RealMoney's five bloggers were all over the earnings and expiration action this week. Once again this weekend, we'd like to share the "Best of the Blogs" with TheStreet.com readers. These posts best captured the intent of these blogs, which is to provide intelligent discussion on the issues each writer sees as most pressing that day.
Now, let's take a look at
on the trouble with Microsoft and Intel,
on the pitfalls of buying and holding (which sparked
a dynamic exchange in Columnist Conversation),
on the reaction to the reaction of Ben Bernanke's speech,
on options strategies for oil and homebuilders, and
on the impact of the latest GDP report.
here for information on
where you can see all the blogs -- and readers' comments -- in real time.
Cramer's Blog: Softie and Intel Ain't What They Used to Be
Originally published 04/28/2006 10:30 AM
really doesn't deserve to be considered a great company anymore. It is chronically late with software no one really wants. It is starting its umpteenth initiative to take back the Web, but it can't. That game's pretty much over. It can't seem to get out of its own way in the media business or the cell-phone business. And whenever it succeeds, it gets sued.
I don't know what to say about this company, or about
, its twin from the old days. Both companies defy rational thought and have become highly emotional totems. They remind me of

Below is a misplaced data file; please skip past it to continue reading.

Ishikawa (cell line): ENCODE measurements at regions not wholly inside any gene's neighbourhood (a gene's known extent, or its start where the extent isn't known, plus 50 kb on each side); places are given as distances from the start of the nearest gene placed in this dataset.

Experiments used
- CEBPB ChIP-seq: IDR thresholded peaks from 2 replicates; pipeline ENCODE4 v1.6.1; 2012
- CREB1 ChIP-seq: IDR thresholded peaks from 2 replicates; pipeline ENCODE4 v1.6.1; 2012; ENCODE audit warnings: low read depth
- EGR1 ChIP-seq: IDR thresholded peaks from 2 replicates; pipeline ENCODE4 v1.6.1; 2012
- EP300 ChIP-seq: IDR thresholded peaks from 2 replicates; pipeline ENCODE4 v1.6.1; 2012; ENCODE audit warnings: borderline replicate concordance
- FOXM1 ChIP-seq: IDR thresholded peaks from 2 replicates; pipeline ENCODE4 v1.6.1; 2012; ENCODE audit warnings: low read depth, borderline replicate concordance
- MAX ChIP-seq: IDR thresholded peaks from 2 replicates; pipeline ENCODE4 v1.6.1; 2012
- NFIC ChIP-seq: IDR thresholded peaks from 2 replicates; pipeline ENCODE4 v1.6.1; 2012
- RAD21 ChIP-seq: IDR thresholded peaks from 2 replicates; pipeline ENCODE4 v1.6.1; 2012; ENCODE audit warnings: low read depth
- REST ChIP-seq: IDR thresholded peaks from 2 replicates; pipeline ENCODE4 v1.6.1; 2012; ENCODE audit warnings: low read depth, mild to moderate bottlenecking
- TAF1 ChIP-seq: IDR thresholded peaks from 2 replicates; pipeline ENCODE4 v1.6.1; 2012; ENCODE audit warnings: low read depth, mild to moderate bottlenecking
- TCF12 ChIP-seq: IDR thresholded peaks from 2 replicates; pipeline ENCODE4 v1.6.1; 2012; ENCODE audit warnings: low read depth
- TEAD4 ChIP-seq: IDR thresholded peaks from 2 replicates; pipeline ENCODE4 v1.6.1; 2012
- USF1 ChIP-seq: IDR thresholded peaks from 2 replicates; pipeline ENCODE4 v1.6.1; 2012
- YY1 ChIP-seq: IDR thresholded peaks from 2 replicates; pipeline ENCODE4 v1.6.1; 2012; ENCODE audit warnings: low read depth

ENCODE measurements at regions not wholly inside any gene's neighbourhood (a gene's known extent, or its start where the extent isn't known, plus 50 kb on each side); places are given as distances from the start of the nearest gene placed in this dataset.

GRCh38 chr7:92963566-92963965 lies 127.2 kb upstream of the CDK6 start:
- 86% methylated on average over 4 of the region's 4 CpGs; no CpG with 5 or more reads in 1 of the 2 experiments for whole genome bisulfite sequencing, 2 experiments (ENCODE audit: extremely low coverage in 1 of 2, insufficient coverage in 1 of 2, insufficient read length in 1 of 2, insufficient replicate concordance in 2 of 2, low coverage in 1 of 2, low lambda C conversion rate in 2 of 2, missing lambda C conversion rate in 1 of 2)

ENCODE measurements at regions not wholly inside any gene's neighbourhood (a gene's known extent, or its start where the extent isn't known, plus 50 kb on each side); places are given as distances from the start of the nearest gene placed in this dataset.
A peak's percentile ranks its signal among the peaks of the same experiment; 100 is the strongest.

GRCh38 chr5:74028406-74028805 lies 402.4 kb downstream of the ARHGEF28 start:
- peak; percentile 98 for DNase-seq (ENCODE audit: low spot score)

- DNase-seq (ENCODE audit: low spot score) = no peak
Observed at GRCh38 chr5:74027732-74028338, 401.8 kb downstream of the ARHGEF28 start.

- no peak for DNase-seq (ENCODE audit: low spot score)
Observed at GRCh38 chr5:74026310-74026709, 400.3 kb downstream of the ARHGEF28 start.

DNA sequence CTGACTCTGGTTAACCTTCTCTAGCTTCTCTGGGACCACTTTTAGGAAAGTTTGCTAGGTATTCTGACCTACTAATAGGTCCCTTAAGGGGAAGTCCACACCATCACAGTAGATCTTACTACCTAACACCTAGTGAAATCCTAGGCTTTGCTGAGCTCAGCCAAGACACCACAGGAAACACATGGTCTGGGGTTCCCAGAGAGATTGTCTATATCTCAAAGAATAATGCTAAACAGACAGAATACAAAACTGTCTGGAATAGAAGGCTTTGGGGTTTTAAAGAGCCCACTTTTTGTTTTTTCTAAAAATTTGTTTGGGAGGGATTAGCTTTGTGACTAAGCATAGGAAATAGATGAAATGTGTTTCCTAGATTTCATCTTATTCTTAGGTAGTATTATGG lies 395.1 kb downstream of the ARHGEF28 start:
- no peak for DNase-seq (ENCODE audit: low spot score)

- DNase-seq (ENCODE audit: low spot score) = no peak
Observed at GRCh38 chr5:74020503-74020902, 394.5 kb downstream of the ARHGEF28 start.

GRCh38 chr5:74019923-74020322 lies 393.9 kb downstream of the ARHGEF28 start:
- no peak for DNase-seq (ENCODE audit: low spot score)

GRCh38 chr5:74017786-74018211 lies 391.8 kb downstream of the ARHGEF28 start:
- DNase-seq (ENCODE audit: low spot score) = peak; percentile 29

not that long ago: companies that everyone clings to -- including yours truly -- but that no one really believes in anymore.
No one's willing to come out and say it, but both Intel and Microsoft are PC-centric in a world where the PC is too big to be convenient on the road but not fast enough or big enough to play video games on. Those are the two big drivers, and these companies simply aren't levered to either. Plus, they play no role in the great capex spending that is the telco-cable arms race.
What do you do with them? The temptation with both Intel and Microsoft is always the same: "You hold on to them, they will come back."
I have lost too much faith. While I hold on to them, it seems that every Tom, Dick and Harry sector's on fire. You need the space on your sheets to be involved in something that can make you money, if not now, then at least in the foreseeable future.
I see nothing in the foreseeable future for either company.
At the time of publication, Cramer was long Microsoft.
Rev Shark's Blog: Smoking Buy-and-Holder Out of His Hole
Originally published 04/25/2006 12:02 PM EDT
At most social gatherings I attend, the conversation usually turns to investing and the stock market at some point. As a recovering attorney, I always enjoy cross-examining folks over their investment approach. Most have been so thoroughly brainwashed by the business media and traditional Wall Street "'wisdom" that they find some of my observations to be quite surprising. Here is a typical dialogue: